Dead End Job: A Louisa Hallstrom Novel(4)

By: Ingrid Reinke

My cube was situated right in the middle of the cluster. Elaine put me there so I could be far enough away from the front side of the office to help the principles in the back of the office, but close enough to her so that she could keep an eye on me and scream my name across the office when she needed my help. Because my cube was the farthest away from the windows, and inward facing, I had twice requested to move to another empty desk, and had that request twice rejected by Elaine. The central location of my cube meant that when I entered the building, I could choose whose offices I wanted to walk past without seeming too obvious. This could be dicey, because it seemed that whenever I passed someone’s office, that person suddenly realized that they desperately and immediately needed my help with whatever project they were working on. For this reason I usually opted to come in through the front entrance in the morning, since Elaine and Mark normally didn’t come in until after 9:00 AM. These days although I was expected at the office from seven-thirty until four, I usually showed up sometime right around 8:00 AM (OK, eight-thirty).

Even though Elaine’s schedule was pretty predictable, the lower level principles Ari, Michael and Jenny showed up any time between 7:00 AM and 10:00 AM, so the chances of running into someone when I arrived forty-five minutes late was much smaller when I came in through the front entrance. I could usually slip past Elaine’s corner office and also normally manage to dodge Sarah, the very dull supervising Principle who sat right next to her by the door.

Whereas the front of the office was normally empty, the daily chance that someone was lurking in the back of the office, giving me judgey looks and keeping tabs on my hours, was too much to risk.

My least favorite Principal Attorney in the back side of the office, Jenny, was working from home today, thank God. She was newly-promoted into her senior position in the firm and, in this new position of relative power, it seemed that she had decided to practice a passive-aggressive style of communication. For me, this meant that she did not acknowledge me nor did she speak to me until the exact moment that I was A) eating a meal, or B) walking out of the office for the day. At those exact instances, she liked to clear her throat and start the whine-talking: “Um, Louisa?” (Always with the ‘um’).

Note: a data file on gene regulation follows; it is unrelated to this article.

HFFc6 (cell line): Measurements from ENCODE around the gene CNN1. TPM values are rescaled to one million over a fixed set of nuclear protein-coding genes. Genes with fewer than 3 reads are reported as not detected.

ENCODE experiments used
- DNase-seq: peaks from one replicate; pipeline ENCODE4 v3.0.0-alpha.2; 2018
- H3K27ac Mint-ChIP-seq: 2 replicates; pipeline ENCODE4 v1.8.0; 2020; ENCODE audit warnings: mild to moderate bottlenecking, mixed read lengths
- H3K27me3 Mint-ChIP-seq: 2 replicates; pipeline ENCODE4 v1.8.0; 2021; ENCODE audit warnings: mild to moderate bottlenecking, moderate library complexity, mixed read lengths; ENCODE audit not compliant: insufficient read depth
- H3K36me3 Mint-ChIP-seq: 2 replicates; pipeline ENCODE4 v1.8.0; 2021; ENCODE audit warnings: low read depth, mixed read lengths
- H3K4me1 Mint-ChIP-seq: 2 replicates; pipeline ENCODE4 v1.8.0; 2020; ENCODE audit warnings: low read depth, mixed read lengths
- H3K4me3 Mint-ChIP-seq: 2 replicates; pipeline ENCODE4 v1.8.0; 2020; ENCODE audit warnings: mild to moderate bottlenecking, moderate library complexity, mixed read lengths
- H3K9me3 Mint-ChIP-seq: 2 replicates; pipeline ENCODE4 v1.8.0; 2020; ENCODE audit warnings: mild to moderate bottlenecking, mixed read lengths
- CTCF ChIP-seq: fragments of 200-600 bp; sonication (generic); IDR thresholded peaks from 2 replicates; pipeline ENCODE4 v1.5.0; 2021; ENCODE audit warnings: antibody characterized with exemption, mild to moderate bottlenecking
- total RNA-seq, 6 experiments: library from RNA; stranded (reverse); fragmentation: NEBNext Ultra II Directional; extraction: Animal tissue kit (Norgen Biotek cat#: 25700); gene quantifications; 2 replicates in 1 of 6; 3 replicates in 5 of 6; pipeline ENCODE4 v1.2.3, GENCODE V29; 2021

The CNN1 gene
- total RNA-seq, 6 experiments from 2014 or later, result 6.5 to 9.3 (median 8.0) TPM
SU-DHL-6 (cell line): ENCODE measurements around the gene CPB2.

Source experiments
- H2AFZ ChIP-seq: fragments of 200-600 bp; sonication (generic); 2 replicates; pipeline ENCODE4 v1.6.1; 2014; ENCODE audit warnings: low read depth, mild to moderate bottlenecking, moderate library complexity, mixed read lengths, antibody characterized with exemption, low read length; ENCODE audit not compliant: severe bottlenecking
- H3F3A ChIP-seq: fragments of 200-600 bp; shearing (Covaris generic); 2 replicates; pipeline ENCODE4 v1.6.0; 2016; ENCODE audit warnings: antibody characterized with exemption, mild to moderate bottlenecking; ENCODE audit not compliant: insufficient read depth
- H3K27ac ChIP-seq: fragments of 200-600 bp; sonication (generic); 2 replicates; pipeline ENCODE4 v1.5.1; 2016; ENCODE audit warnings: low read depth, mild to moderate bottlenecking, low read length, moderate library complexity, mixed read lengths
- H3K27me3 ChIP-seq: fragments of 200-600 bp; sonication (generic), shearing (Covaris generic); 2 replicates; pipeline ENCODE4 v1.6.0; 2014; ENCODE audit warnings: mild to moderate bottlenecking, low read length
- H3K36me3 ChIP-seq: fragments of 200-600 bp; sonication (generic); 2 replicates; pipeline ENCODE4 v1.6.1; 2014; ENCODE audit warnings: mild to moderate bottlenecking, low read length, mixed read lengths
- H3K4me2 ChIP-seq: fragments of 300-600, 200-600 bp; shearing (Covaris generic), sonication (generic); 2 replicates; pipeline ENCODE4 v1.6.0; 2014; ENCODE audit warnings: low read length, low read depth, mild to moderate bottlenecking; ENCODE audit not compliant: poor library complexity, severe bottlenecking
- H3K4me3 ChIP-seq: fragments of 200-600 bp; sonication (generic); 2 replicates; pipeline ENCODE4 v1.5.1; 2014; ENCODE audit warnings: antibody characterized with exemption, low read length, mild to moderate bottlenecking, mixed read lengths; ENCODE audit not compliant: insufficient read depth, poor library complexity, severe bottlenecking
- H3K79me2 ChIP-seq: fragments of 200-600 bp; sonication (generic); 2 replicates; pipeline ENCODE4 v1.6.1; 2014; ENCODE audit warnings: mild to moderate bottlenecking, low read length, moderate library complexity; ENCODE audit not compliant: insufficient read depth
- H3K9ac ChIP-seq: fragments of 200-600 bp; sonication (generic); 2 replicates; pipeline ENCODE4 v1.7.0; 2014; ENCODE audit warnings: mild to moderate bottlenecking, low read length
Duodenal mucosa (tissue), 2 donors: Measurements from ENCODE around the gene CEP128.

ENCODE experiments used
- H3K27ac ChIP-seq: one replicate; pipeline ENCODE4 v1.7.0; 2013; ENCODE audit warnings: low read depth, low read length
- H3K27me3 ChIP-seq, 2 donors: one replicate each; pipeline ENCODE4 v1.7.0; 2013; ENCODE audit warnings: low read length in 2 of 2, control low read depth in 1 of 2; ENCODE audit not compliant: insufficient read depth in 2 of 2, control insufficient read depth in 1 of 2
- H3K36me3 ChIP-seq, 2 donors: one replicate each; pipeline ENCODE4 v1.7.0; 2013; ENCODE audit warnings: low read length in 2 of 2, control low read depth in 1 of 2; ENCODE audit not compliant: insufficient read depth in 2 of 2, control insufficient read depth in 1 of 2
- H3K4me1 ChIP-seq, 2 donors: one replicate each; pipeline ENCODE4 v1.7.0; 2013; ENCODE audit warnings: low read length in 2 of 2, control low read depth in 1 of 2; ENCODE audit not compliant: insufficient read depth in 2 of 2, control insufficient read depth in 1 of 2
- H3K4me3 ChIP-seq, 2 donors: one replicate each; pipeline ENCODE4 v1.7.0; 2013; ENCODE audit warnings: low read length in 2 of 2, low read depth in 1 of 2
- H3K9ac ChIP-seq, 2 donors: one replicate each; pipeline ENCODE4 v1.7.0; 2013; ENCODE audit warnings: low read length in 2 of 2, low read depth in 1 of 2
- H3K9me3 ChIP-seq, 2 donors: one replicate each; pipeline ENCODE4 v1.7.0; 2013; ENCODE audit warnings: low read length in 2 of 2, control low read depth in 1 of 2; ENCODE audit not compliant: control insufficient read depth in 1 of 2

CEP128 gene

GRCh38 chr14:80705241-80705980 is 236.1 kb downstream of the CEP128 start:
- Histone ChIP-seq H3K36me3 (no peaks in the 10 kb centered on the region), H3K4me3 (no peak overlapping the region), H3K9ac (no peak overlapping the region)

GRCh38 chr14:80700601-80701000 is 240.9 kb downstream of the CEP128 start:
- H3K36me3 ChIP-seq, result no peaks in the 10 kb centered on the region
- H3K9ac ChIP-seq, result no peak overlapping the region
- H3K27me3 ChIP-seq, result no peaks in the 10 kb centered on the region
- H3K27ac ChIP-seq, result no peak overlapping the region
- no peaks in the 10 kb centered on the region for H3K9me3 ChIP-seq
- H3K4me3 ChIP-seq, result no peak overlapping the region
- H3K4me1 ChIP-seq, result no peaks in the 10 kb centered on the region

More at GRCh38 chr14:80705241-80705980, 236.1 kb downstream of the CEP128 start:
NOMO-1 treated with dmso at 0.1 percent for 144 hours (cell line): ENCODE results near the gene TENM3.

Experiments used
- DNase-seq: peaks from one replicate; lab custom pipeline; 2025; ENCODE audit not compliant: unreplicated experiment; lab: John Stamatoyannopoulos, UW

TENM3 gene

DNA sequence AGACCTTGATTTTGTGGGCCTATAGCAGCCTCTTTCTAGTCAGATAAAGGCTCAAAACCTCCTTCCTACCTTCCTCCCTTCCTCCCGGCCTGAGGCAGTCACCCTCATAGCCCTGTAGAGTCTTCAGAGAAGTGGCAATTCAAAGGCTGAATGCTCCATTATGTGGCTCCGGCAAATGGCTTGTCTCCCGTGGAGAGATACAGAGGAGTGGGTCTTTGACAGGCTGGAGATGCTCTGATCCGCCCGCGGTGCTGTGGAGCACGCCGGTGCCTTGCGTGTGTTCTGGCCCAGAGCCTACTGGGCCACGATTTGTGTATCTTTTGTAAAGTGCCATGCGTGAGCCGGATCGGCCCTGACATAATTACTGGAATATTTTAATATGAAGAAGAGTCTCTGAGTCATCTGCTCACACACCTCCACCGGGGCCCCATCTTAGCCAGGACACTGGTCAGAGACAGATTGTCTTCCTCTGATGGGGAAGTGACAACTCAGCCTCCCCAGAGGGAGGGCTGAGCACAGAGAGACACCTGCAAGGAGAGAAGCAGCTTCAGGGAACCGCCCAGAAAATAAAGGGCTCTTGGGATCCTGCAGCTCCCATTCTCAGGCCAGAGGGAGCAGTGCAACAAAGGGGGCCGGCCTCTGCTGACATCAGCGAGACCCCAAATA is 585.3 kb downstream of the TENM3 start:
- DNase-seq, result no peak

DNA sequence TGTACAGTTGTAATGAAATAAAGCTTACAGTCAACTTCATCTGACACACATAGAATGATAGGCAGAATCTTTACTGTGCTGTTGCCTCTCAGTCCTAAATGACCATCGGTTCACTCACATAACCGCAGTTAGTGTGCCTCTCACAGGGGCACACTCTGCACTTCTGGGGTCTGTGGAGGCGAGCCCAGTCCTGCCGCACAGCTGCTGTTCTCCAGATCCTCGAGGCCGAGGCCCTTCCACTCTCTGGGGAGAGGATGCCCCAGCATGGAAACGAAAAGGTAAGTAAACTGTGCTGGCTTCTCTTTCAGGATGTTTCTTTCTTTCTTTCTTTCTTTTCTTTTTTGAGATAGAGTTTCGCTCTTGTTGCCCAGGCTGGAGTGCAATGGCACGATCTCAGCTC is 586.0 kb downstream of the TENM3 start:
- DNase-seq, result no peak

“Yes, Jenny,” I would reply with varying levels of patience, usually depending on how PMS-ed I was on that particular day.

“Um, do you think you could come into my office for a minute?”

“Oh my God, Jenny, I am pounding an effing burrito and I have sour cream on my face and a bean on my left boob. Do you think you could send me an email?” Ok, I would not say that. But, I would think it really hard and try to burn the message of hatred and bitterness through my eye sockets onto her face, hoping that she would one day get it. Yah, nope.

I would inevitably end up dropping the burrito (depending on how much I had eaten, it might even explode and become impossible to pick back up. I hate that), going into her office, listening to her whiny, ridiculous problem for twenty minutes, offering her the solution which was usually as simple as “click that yellow box,” and purposely wiping the bean off of my boob onto the ground by her chair and leaving it there in protest. I hated Jenny.

In addition to Jenny’s absence on this particular afternoon, Michael was out, and Sarah and Ari were both in meetings, or doing whatever it is that they do in their offices for half the day with the doors shut. Phew.

With Elaine now calmed down, the office was relatively quiet. Although they were busy, the Associates and Analysts were pretty self-contained and rarely needed administrative help, so they really didn’t notice or care that I left for an extra half-hour now and again. I ducked into the elevator and took the quick trip down from the twenty-ninth floor office to the ground level.

Our company, Merit, Inc., was a well-respected marketing and image consulting company which provided some of the region’s largest multi-national corporations with very expensive advice on sensitive public relations issues, like how to appeal to a "green" audience when your true business function is the mass clearing of forests—think glossy TV spots showing a diverse group of people planting saplings in a wildlife reserve, insert company logo. And the companies paid dearly for it: the average hourly price of services from Merit was over $400 per hour, a sizable chunk of which ended up in our consultants' paychecks. Unfortunately, my job was not so lucrative because I was just a lowly Administrative Assistant.

My current position in the legal department opened up because Merit was going through a massively important merger with our main local competitor out of Portland, Oregon: NorCom PR. The recent hit to the economy had devastated the consulting industry (along with most other industries), and regional firms like Merit found themselves getting knocked out of the market by price undercutting by the “big three” global powerhouse PR firms: Williams Ackerman Douglas, Freewood Consulting and Guy Farner. Our board of directors, desperate to remain employed, quickly realized that the only way to survive was a frantic strategy that involved joining forces with the competition and then “consolidating and downsizing” the two workforces (read: pay cuts and layoffs) to maintain competitiveness in the marketplace. So this was where I found myself, a minor player at the heart of the global struggle to ride out the recession and somehow make ends meet.